What You Need To Know About Home-Based Businesses and Zoning Laws

Most people don’t think about zoning laws when they first decide to start a business out of their home, and most home-based businesses never hear from local governments about zoning violations even where they are clearly in violation of local zoning laws. The reason why is that most home-based businesses are stealthy. Modern technology allows entrepreneurs to conduct virtually all aspects of a business’ operations (short of manufacturing and direct sales) without leaving the computer. Employees can work from their own homes, products can be delivered via on-line companies and services can be provided off site. So long as signs aren’t posted, traffic isn’t increased beyond what is normal for residential neighborhoods and excess noise isn’t a factor, no one notices that a home-based business even exists. In fact, a neighbor’s complaints are generally the only thing that ever puts a home-based business on a local government’s radar.


So what’s all the fuss about zoning laws? Although most home-based businesses are stealthy, some business owners are looking to more visible home-based options. The recession has encouraged many would be entrepreneurs to consider starting a business, and one of their first major cost decisions is location. For a small business requiring employees, product assembly and manufacturing, customer visits, vendor deliveries or any combination of the preceding, understanding local zoning ordinances is critical. Otherwise, they risk being shut down. 

Some localities forbid home based offices completely. Others allow home based offices for professionals such as lawyers, doctors and accountants. Even the most liberal of localities will allow home based businesses only under certain circumstances, and the zoning laws can vary greatly from municipality to municipality. Generally, they have the following in common: they require that the business be only incidental to the home as living quarters taking up less than a certain percentage of the home’s overall space; they require that all employees of the business reside in the home; they require that increased vendor and customer traffic is not beyond what is normal for the residential neighborhood; they prohibit the use of equipment that creates a nuisance such as noise, vibration or fumes that are detectable outside of the home; they prohibit the use and storage of hazardous materials; they prohibit the warehousing of business inventory; and they prohibit any changes to the outside appearance of the home (including signage).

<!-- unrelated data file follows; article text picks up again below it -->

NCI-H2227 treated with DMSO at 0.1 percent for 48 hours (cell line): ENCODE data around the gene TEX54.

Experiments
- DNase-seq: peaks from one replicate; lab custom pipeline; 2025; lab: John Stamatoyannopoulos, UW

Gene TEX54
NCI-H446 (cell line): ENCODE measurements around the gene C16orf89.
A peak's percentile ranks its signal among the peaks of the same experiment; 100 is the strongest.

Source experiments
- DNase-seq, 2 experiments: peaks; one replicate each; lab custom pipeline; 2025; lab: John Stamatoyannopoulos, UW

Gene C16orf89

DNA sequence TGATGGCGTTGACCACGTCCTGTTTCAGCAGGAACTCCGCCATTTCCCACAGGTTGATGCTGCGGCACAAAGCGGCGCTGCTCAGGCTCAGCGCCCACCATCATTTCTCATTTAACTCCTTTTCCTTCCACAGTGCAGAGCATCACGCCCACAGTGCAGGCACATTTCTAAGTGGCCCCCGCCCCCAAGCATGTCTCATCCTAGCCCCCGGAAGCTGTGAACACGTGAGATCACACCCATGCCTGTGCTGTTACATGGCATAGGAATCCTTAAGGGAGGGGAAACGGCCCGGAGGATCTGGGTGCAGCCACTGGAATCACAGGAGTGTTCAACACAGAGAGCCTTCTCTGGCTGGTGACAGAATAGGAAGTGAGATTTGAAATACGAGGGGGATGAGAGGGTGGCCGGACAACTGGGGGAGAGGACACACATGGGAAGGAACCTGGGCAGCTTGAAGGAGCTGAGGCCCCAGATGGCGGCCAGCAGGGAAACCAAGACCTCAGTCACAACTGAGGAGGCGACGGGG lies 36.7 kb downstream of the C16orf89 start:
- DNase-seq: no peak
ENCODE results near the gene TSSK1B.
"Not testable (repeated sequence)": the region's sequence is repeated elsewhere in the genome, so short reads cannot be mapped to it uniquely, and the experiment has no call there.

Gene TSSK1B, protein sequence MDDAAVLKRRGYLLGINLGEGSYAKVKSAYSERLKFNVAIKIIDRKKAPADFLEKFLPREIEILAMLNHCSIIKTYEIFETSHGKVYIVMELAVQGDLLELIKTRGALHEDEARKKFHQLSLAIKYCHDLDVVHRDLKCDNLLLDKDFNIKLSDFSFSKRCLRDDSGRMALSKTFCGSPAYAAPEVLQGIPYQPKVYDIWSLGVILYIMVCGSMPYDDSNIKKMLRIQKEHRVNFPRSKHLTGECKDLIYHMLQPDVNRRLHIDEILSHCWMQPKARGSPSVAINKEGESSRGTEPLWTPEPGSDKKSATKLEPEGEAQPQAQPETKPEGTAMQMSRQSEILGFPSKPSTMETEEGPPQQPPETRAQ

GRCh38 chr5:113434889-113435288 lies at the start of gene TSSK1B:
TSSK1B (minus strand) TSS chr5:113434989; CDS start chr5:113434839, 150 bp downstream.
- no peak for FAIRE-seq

If you are considering a home based business that for any reason will be noticed by neighbors, it’s important to know the zoning laws in your locality. The easiest way to check your local zoning laws is at the main branch of your public library. You can also contact your local Planning or Zoning office. However, it’s probably better not to put yourself on their radar. It may be better to have a friend in the neighborhood call and check for you. You can also try contacting the city clerk’s office or your local Chamber of Commerce, or check your city’s home page online. If you live in or are considering moving to a planned community with a homeowner’s association, the CC&Rs (covenants, conditions and restrictions) are likely even more restrictive than those set forth above.

Before putting the future of your business at risk, think about how visible your home based operation will be.  If there is any doubt about zoning laws, consider other options.  For instance, if your only visible operation will be meeting clients, consider a virtual office where you can meet clients on an as need basis.  If warehousing is a problem, consider an off-site storage location.  These are affordable alternatives to leasing space for an office or store.  It is very unlikely even in a planned community that anyone will question your work at home which is strictly limited to telephone calls, email and the internet.

Once you become the subject of a neighbor’s complaint, the battle with your zoning commission becomes time consuming and costly.  You can appeal decisions, ask for exceptions and/or seek variances.  However, these methods are costly (especially seeking a variance) and often lead to further expense.  The zoning commission may require you to submit to unannounced fire inspections and comply with OSHA, ADA and other government regulations.  In the end, you are still at the mercy of the zoning commission who could later decide to pull your permit.  If you’re uncertain about how to proceed, consult a business attorney regarding your options.

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